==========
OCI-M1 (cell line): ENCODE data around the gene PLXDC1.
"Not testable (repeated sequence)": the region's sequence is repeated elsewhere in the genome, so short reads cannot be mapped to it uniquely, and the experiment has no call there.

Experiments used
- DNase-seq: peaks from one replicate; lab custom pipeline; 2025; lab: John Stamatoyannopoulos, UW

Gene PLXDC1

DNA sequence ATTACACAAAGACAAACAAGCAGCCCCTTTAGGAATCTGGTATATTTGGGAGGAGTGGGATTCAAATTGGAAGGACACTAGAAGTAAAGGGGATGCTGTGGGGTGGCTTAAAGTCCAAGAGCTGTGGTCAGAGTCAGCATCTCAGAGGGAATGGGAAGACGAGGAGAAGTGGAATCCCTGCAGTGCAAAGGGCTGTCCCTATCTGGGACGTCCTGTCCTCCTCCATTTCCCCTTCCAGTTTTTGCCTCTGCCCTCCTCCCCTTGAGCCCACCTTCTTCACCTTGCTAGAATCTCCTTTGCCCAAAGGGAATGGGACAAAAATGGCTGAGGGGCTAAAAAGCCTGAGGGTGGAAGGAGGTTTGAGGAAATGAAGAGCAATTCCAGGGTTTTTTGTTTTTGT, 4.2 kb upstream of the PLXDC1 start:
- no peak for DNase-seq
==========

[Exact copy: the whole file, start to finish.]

OCI-M1 (cell line): ENCODE data around the gene PLXDC1.
"Not testable (repeated sequence)": the region's sequence is repeated elsewhere in the genome, so short reads cannot be mapped to it uniquely, and the experiment has no call there.

Experiments used
- DNase-seq: peaks from one replicate; lab custom pipeline; 2025; lab: John Stamatoyannopoulos, UW

Gene PLXDC1

DNA sequence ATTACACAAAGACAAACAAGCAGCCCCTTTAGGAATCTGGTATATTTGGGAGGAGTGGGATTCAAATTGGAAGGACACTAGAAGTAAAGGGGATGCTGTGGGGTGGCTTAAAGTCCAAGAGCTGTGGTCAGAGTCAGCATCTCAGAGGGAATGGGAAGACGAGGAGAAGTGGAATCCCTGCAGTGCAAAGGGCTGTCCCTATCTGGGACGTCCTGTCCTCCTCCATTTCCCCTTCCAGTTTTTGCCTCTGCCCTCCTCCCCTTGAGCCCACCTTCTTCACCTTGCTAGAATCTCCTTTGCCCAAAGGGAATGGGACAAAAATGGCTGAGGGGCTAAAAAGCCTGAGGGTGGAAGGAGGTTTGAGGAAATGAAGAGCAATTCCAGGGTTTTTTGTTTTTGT, 4.2 kb upstream of the PLXDC1 start:
- no peak for DNase-seq